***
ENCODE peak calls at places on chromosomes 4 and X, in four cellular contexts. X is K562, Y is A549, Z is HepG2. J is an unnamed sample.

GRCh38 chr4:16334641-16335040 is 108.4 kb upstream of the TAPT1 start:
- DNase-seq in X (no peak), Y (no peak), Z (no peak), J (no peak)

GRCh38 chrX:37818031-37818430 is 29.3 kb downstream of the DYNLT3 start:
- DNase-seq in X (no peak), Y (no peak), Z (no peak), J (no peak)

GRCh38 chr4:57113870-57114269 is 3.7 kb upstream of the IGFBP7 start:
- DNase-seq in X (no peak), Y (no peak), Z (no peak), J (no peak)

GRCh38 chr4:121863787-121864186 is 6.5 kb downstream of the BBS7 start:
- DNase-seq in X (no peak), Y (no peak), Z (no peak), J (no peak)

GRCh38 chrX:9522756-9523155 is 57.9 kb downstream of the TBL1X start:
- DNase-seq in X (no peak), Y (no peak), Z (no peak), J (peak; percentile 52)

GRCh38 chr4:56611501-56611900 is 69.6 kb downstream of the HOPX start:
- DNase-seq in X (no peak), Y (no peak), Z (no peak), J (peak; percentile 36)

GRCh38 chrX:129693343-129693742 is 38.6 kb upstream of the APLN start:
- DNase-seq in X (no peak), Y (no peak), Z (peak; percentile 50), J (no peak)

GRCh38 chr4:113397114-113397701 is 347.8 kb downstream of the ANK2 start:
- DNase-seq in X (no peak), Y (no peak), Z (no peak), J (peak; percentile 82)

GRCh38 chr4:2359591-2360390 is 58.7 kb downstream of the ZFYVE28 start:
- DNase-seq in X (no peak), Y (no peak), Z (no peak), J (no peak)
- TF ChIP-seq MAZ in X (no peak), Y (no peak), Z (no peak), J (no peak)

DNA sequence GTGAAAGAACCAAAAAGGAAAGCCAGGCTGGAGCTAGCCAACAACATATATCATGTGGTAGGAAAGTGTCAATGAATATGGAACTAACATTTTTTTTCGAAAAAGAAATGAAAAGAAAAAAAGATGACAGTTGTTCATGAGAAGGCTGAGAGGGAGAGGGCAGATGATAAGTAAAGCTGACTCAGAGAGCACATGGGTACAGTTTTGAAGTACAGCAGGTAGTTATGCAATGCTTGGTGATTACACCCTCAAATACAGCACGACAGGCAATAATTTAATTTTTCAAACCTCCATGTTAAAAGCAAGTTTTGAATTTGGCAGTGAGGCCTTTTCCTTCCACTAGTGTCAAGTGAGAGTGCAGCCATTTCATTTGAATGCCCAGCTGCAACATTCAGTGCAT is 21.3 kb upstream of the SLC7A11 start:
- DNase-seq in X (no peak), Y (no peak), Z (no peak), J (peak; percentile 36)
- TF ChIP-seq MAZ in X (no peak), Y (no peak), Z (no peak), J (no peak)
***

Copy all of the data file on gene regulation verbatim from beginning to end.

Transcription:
ENCODE peak calls at places on chromosomes 4 and X, in four cellular contexts. X is K562, Y is A549, Z is HepG2. J is an unnamed sample.

GRCh38 chr4:16334641-16335040 is 108.4 kb upstream of the TAPT1 start:
- DNase-seq in X (no peak), Y (no peak), Z (no peak), J (no peak)

GRCh38 chrX:37818031-37818430 is 29.3 kb downstream of the DYNLT3 start:
- DNase-seq in X (no peak), Y (no peak), Z (no peak), J (no peak)

GRCh38 chr4:57113870-57114269 is 3.7 kb upstream of the IGFBP7 start:
- DNase-seq in X (no peak), Y (no peak), Z (no peak), J (no peak)

GRCh38 chr4:121863787-121864186 is 6.5 kb downstream of the BBS7 start:
- DNase-seq in X (no peak), Y (no peak), Z (no peak), J (no peak)

GRCh38 chrX:9522756-9523155 is 57.9 kb downstream of the TBL1X start:
- DNase-seq in X (no peak), Y (no peak), Z (no peak), J (peak; percentile 52)

GRCh38 chr4:56611501-56611900 is 69.6 kb downstream of the HOPX start:
- DNase-seq in X (no peak), Y (no peak), Z (no peak), J (peak; percentile 36)

GRCh38 chrX:129693343-129693742 is 38.6 kb upstream of the APLN start:
- DNase-seq in X (no peak), Y (no peak), Z (peak; percentile 50), J (no peak)

GRCh38 chr4:113397114-113397701 is 347.8 kb downstream of the ANK2 start:
- DNase-seq in X (no peak), Y (no peak), Z (no peak), J (peak; percentile 82)

GRCh38 chr4:2359591-2360390 is 58.7 kb downstream of the ZFYVE28 start:
- DNase-seq in X (no peak), Y (no peak), Z (no peak), J (no peak)
- TF ChIP-seq MAZ in X (no peak), Y (no peak), Z (no peak), J (no peak)

DNA sequence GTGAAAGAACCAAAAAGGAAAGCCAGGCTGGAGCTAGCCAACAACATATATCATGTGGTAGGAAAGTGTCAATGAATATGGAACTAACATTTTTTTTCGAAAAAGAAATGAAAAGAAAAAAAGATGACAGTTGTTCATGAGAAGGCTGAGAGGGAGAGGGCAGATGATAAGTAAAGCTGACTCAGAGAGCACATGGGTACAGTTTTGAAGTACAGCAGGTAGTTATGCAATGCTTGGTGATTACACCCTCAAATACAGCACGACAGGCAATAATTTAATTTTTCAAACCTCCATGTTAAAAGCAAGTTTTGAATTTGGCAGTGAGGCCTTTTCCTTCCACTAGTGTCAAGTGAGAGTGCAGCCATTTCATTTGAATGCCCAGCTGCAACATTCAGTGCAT is 21.3 kb upstream of the SLC7A11 start:
- DNase-seq in X (no peak), Y (no peak), Z (no peak), J (peak; percentile 36)
- TF ChIP-seq MAZ in X (no peak), Y (no peak), Z (no peak), J (no peak)